In New Delhi in the 1980s, Aahan Sikand and Rajesh Kumar are childhood playmates. They have been brought up under the care of the same woman, living in the same house, but with starkly different realities – Aahan is the only son and heir of the fabulously wealthy Sikand family, and Rajesh is the son of Mr Sikand’s driver.
As Aahan and Rajesh grow up, the friendship they shared as children reaches an uncomfortable end, as both become aware of their places in the world. While Aahan is expected to keep what he has inherited intact for the next generation, Rajesh, in the eyes of the world, can, at best, hope for a life better than his father’s, free of domestic servitude. But he has much larger plans for himself…
Equations is a story of aspiration and social change, of individual ambition and family bonds. It announces the arrival of a striking new author who delves into the secrets of New Delhi politics and business.
What exactly is an equation? An equation can be defined as two sets of mathematical expressions that are equal on the basis of certain arithmetic functions irrespective of the variables posited on each side of the equal sign. The main motive of an equation is to present the fact that both the equations are equal in net value. No wonder why we use the same term in everyday life.
This book, Equations, is all about relations and balances. The relationships range from friends, couples, and acquaintances. With each equation of relations explored in this novel, the angle shifts and thus gives one person an opportunity to gain power over the other. So, will that person make the most out of such an opportunity? This is what Equations is all about.
Literary Fiction is a genre that has a universal charm. The reason why people still celebrate certain novels is not only for its technical and thematic innovations, but also for the universal emotions and ideas it often addresses in its writings; and Equations is one such book. I am amazed at how the author has devoted an immense amount of time to build the characters in the storyline. Even though the book is a short read, Equations is driven by its characters most of the time, thus giving ample amount of space for them to thrive to their fullest. The slowness of the narrative only seems to accentuate the depth of the novel, and this is where Equations fared wonderfully. The study of human relations becomes an important discussion that the author looks into till the last page, and the patience invested in it is simply fascinating. In fact, each of the characters is explored with a certain kind of depth both philosophical and psychological. This confluence only seems to highlight the positive aspects of the novel. Most importantly, Equations is successfully communicating the emotions through an extremely meticulous and simple style of writing. This further contributes to the beauty of its narration altogether.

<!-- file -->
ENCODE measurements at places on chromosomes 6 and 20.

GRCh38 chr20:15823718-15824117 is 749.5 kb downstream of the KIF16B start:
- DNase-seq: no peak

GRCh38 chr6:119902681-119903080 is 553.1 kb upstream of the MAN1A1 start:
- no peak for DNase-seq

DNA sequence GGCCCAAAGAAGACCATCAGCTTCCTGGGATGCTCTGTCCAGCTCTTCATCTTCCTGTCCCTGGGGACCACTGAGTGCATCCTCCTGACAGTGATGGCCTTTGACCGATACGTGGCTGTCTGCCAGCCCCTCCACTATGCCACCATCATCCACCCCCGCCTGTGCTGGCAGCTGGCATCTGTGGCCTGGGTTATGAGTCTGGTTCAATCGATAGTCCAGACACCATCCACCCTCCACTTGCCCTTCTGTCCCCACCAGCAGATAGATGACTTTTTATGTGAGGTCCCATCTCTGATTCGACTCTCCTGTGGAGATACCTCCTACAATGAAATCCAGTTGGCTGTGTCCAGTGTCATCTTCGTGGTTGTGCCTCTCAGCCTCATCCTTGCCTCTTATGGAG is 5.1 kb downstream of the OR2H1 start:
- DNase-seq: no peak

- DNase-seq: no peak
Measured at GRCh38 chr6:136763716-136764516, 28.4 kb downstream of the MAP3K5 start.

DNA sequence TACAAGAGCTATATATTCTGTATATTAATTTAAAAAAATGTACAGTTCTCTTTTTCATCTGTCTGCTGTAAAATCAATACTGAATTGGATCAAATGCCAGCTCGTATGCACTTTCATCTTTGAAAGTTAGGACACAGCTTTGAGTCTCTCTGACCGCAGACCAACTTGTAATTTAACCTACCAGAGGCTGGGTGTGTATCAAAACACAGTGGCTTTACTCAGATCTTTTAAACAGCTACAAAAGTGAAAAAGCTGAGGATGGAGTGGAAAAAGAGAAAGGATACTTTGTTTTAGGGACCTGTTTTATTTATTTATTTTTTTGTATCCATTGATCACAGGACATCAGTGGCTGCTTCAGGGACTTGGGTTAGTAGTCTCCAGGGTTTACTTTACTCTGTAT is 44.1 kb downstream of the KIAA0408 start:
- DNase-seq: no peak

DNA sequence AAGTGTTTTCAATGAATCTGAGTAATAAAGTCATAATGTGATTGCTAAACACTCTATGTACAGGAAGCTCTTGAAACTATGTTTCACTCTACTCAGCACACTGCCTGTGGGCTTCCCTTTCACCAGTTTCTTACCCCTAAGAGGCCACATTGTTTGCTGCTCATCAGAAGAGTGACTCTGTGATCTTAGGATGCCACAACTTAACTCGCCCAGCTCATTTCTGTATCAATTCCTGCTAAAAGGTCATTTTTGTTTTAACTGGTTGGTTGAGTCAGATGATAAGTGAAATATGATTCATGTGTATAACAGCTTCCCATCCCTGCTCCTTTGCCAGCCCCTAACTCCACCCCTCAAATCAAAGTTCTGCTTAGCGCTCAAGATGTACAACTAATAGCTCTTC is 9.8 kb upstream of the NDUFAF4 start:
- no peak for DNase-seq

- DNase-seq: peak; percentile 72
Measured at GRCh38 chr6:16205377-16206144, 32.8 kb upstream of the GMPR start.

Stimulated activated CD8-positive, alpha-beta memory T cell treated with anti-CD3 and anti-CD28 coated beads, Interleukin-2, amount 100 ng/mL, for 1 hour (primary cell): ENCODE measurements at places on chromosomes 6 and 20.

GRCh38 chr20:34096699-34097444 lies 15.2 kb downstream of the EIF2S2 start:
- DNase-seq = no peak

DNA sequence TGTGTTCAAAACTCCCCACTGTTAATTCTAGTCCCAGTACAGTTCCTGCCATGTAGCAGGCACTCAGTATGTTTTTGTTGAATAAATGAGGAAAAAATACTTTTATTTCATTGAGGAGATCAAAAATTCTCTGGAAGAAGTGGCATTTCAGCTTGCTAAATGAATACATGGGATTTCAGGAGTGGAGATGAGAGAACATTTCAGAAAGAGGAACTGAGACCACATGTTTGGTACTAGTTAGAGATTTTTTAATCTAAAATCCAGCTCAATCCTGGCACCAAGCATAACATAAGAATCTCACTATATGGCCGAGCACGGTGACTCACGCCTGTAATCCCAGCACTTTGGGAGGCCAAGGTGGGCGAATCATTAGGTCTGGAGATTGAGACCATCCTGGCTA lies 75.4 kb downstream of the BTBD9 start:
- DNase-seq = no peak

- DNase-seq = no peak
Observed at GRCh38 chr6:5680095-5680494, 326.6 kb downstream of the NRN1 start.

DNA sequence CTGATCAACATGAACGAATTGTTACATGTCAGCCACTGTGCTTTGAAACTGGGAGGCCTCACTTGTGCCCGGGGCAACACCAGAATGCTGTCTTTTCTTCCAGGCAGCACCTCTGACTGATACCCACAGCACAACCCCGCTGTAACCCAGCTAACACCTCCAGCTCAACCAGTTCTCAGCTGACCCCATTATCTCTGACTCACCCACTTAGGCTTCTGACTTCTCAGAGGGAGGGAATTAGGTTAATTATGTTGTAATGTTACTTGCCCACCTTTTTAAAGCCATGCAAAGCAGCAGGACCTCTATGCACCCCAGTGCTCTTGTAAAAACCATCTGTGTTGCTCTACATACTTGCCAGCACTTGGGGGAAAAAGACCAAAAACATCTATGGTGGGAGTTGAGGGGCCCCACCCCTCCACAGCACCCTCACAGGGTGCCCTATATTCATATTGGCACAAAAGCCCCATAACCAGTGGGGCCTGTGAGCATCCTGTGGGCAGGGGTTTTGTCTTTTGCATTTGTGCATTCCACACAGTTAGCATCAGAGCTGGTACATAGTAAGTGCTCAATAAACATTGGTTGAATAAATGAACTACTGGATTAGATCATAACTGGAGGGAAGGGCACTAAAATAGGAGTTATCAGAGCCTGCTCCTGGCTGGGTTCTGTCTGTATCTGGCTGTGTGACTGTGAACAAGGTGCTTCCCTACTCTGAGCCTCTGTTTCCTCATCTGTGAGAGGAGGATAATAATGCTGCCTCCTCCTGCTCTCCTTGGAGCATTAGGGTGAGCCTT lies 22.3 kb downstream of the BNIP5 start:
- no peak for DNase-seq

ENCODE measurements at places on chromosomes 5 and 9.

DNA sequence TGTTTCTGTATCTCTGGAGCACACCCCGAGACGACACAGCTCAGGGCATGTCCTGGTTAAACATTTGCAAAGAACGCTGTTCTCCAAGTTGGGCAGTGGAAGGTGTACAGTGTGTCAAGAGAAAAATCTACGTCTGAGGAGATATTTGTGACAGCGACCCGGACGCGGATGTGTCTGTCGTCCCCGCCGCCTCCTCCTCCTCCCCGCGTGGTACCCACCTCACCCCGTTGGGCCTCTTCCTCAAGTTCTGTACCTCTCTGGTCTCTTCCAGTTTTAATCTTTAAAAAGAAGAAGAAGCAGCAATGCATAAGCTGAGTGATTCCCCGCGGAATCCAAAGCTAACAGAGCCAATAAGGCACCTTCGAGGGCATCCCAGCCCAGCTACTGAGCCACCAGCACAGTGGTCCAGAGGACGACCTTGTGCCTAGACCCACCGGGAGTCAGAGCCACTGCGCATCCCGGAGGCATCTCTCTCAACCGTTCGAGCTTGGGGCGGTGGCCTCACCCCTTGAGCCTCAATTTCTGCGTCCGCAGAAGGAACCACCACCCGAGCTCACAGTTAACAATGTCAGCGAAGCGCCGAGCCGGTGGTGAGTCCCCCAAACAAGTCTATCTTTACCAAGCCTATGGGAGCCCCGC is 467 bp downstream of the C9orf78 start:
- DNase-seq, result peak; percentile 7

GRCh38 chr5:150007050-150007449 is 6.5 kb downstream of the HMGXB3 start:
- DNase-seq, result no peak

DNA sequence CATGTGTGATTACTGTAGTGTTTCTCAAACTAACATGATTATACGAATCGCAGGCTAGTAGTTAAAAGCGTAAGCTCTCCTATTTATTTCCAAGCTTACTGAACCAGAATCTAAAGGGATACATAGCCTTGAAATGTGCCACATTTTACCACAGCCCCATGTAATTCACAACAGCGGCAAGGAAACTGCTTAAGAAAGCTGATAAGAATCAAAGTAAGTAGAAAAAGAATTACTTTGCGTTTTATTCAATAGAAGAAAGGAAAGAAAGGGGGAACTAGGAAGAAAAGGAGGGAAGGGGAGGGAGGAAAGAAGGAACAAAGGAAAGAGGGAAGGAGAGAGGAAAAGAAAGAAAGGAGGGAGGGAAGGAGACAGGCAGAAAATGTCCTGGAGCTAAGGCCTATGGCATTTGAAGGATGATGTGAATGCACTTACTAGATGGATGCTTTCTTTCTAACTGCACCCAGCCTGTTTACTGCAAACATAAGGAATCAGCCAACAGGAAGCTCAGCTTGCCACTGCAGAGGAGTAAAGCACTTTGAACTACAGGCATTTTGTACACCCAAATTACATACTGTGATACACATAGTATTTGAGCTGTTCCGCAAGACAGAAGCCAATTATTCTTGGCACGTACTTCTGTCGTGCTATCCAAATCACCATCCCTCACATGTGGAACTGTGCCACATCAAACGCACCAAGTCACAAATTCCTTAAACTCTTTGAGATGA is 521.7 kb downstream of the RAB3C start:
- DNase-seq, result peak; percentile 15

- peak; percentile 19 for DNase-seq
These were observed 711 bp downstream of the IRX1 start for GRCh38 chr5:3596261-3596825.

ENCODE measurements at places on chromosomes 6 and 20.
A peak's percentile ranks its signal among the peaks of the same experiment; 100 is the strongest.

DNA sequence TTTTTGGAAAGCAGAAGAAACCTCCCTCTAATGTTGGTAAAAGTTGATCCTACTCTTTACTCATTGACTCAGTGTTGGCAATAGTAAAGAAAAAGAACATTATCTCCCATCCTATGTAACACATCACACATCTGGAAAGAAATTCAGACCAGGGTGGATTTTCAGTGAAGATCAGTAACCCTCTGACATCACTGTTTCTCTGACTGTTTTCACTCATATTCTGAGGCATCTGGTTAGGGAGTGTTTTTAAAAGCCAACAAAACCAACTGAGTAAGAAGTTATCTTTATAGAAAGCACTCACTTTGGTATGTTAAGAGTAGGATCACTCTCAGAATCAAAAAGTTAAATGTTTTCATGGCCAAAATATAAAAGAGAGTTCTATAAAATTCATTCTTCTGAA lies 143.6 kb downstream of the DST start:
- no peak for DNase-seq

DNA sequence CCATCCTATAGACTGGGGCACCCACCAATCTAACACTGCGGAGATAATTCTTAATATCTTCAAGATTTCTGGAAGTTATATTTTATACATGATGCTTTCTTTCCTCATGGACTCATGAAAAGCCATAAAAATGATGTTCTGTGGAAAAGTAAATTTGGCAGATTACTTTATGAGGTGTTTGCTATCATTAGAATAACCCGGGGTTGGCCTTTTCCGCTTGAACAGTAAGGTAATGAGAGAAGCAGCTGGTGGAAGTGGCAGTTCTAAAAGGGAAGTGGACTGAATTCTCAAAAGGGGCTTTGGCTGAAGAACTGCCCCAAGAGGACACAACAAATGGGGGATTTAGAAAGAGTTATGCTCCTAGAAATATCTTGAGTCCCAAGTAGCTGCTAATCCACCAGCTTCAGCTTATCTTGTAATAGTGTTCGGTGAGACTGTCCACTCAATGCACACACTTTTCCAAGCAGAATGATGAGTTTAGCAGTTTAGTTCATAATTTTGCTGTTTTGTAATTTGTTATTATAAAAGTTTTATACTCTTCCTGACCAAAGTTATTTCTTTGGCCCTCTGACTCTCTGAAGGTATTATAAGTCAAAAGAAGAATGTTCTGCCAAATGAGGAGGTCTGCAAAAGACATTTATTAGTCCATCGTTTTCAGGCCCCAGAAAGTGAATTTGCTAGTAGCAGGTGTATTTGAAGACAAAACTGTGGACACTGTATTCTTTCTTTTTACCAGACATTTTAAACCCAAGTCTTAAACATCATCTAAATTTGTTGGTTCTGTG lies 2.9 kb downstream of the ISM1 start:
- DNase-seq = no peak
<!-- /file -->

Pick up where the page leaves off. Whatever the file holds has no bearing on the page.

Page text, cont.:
The only wrinkle in the entire novel was the absence of humour, even in its lightest sense. Of course, in Equations I saw every hue of emotions blooming, each of which manifested the truest of feelings experienced by people at least once in their lives, except for the absence of humour. According to me, humour is one of the most important elements of creative writing. Exclusive of the ideas of jokes and comic relief, humour can often be utilised as a reliable weapon to criticise or react to some custom, idea, or attitude which is not supposed to happen. Yet, I think some stories may not require humour at all. Perhaps the absence of it would rather highlight the necessity of the same.
Equations is all about how people constantly study the kind of relations they are involved in. Eventually, it’s all a matter of belief and acceptance.
5 Books for you if you like Literary Fiction
- Heaven by Mieko Kawakami
- Paradise by Kae Tempest
- Shuggie Bain by Douglas Stuart
- Yours Cheerfully by AJ Pearce
- Of Women and Salt by Gabriela Garcia
Pick the book if
- You love reading Literary Fiction
Skip the book if
- You don’t like reading Literary Fiction
- You don’t like reading about Family issues
18 years and above
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How did you like the book review of Equations by Shivani Sibal. Let me know in the comment section…